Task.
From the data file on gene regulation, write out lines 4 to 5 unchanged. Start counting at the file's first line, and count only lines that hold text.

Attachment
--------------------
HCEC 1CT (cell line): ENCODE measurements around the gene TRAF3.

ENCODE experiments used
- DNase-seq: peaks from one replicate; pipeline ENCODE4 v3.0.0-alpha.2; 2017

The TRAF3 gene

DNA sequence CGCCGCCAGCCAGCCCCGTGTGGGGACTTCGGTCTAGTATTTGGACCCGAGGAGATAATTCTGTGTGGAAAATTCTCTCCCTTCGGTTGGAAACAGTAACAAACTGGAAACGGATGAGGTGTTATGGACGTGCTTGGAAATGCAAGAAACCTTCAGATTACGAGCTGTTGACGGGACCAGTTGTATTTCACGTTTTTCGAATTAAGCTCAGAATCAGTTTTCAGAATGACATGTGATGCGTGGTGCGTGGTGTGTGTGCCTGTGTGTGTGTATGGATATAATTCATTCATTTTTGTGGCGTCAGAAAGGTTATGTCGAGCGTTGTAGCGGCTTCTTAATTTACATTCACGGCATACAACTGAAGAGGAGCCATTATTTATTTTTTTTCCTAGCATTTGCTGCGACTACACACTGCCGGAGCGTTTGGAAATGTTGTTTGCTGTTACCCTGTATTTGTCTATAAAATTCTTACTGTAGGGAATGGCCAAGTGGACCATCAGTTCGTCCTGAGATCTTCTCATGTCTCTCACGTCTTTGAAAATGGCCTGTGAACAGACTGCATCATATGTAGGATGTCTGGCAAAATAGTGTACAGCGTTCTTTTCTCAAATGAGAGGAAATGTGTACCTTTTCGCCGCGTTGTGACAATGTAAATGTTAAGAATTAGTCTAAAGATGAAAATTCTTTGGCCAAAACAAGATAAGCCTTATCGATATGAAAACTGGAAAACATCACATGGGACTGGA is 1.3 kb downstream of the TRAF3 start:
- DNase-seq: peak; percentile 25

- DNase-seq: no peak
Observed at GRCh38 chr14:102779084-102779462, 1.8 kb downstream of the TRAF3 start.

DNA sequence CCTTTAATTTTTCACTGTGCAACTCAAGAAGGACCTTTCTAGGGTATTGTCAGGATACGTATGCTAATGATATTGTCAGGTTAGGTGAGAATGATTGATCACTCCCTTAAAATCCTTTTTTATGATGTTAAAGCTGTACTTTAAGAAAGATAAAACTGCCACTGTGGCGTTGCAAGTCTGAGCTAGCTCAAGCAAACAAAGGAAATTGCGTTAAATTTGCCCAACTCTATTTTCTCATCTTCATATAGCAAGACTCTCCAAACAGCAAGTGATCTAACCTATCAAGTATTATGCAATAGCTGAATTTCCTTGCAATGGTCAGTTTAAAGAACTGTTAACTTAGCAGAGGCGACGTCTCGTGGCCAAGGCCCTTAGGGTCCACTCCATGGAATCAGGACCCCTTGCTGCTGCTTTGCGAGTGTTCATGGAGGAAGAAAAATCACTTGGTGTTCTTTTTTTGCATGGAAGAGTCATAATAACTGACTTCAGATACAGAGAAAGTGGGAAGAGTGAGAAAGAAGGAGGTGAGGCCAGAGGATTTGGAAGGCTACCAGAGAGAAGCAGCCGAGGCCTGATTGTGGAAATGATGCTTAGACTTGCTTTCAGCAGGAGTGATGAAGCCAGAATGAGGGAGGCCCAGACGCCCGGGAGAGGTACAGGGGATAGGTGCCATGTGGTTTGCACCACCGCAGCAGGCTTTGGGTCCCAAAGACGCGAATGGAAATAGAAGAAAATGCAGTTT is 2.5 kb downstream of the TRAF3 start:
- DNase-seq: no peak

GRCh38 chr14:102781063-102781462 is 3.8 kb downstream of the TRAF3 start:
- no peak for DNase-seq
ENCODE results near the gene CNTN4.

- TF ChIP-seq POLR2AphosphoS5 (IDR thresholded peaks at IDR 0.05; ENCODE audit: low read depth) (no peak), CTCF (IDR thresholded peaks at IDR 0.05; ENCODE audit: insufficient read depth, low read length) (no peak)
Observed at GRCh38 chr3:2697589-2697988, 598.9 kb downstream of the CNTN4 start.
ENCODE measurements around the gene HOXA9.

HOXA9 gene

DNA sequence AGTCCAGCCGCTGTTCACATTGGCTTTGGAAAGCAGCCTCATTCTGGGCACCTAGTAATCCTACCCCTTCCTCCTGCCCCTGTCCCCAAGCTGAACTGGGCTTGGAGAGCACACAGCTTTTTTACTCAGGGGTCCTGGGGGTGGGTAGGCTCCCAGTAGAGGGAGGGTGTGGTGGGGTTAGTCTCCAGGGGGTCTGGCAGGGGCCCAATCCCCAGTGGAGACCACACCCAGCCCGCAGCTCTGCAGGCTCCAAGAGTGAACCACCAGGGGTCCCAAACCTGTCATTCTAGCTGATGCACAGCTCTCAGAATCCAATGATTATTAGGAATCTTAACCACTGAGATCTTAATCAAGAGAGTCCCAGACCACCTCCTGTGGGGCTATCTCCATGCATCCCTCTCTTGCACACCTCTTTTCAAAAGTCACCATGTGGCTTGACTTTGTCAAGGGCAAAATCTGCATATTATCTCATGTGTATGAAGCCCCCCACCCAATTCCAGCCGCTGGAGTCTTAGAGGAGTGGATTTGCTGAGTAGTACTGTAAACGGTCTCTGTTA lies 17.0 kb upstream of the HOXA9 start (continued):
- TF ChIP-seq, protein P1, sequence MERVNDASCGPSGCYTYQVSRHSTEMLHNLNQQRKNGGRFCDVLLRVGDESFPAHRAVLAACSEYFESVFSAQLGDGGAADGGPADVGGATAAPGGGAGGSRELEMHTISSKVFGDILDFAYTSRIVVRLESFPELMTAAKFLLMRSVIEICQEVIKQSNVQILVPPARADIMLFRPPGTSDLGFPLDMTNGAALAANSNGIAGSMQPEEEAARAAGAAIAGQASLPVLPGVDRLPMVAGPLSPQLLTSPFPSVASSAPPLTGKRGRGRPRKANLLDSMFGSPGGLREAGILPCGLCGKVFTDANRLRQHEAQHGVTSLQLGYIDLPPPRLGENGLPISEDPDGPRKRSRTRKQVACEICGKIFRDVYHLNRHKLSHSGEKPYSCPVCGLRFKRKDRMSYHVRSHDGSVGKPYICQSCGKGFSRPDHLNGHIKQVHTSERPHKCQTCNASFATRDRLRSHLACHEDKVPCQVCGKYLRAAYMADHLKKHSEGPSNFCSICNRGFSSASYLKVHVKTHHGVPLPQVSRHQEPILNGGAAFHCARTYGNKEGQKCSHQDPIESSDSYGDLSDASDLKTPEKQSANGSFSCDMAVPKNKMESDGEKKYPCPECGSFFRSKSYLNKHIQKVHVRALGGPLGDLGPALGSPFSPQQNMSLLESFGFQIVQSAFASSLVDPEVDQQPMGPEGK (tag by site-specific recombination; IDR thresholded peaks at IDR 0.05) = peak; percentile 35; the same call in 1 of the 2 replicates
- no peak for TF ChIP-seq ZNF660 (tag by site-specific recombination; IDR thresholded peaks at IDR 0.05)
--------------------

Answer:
The TRAF3 gene

DNA sequence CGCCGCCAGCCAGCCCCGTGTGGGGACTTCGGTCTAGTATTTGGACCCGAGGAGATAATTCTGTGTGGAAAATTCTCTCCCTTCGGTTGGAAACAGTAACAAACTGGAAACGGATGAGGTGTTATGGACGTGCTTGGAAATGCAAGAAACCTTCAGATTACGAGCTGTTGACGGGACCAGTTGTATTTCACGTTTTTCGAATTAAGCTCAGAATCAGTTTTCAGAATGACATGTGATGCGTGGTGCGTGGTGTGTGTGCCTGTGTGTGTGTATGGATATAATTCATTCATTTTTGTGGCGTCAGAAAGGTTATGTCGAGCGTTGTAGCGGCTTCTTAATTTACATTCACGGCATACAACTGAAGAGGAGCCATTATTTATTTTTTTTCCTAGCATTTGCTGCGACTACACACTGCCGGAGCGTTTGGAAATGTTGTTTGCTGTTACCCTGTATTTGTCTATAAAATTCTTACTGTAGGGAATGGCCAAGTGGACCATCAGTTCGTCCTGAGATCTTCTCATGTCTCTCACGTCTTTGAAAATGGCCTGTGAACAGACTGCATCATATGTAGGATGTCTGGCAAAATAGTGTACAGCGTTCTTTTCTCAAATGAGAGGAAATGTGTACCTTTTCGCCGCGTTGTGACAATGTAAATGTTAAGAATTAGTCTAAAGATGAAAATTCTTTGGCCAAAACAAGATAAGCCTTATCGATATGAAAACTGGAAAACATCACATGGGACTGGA is 1.3 kb downstream of the TRAF3 start: